After childbirth, it’s only natural that your entire world revolves around your bindle of joy. And there are good reasons for that: they have to rely on somebody to rock them to sleep, to feed them, to change them, and so on. They are adorable, and you simply want to spend every waking moment with them.
As a matter of fact, they can even distract you from noticing a couple of essential changes in your body after delivery. As your body recovers from the trauma of giving birth, you may experience postpartum incontinence, such as uterine bleeding and blader leeks.
And sometimes, these symptoms won’t get better on their own, and a more focused approach is required to address them. In this article, Dr. Andrew Krinsky shares six valuable tips to help you fight postpartum incontinence with the help of lifestyle changes, pads, timed voiding, exercises, and more.
Incontinence After Childbirth – Main Causes
Childbirth, even though a beautiful thing, can be pretty strenuous on the female body. As your body prepares for giving birth, your organs adjust to the situation, which leads to more pressure on the muscles of your pelvic floor and your bladder. Over the course of the pregnancy, these muscles weaken, your cervix stretches, and your joints become looser.
During childbirth, the pelvic muscles, ligaments, and bones stretch. This is a process that will take your body some time to recover. Some experts say it will be no longer than six weeks, while others estimate that in some cases, full recovery will take between six months to an entire year.
During this period, you will experience hormonal changes that will affect the bladder. Also, the uterus will retract to its prepartum size, which can also cause extra bladder pressure.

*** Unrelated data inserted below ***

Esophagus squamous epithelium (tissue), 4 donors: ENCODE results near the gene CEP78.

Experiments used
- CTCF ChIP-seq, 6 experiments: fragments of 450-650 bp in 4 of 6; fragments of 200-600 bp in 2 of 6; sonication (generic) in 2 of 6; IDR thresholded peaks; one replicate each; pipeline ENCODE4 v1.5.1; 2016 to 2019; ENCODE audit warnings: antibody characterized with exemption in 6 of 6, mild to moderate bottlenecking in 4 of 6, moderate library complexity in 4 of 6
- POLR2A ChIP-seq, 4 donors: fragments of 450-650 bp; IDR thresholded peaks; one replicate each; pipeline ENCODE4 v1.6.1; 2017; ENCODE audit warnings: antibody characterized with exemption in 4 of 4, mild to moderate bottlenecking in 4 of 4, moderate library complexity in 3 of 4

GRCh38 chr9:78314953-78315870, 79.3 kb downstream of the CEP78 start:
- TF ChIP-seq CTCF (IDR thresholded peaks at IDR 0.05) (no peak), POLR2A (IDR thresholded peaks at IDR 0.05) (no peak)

All in all, all of these changes (pressure, stretching) can cause incontinence after childbirth as the weak pelvic muscles may not be able to contract enough to stop urine leakage. As such, you might experience urine leaking during exercise, sneezing, heavy lifting, or even laughing.
Postpartum incontinence is also called SUI or stress urinary incontinence. It is a common issue that affects about seven million mothers in the country alone. The condition may also arise after c-sections and low-stress child deliveries in around half of women.
6 Postpartum Incontinence Management Tips
There are several ways that may help you achieve better bladder control while your body is recovering from the pregnancy. Here are only a few ways that can help you with incontinence after childbirth.
- Bladder Control Pads
You don’t need to wear bulky briefs as there are many small bladder control pads available. These are among the best incontinence supplies if you are looking for a discreet solution. The control pads are able to absorb the leakage. As a matter of fact, they are much like menstrual pads.
When assessing the costs of these incontinence supplies, you should also know that some options might be covered through your insurance, but it’s always best to check with your provider.
- Lifestyle Changes
When you are trying to tackle the problem of incontinence after childbirth, there are several small things you can do in your daily routine that may help you alleviate your symptoms.
- Drink enough water: aim to drink around eight glasses of water to avoid dehydration and urinary tract infections.
- Focus on healthy foods: focus on fiber-rich options like vegetables and fruits. Caffeine, spicy dishes, and refined sugars are known bladder irritants – try to avoid them.
- Limit the pressure on the abdomen: this will also ease bladder pressure preventing leakage.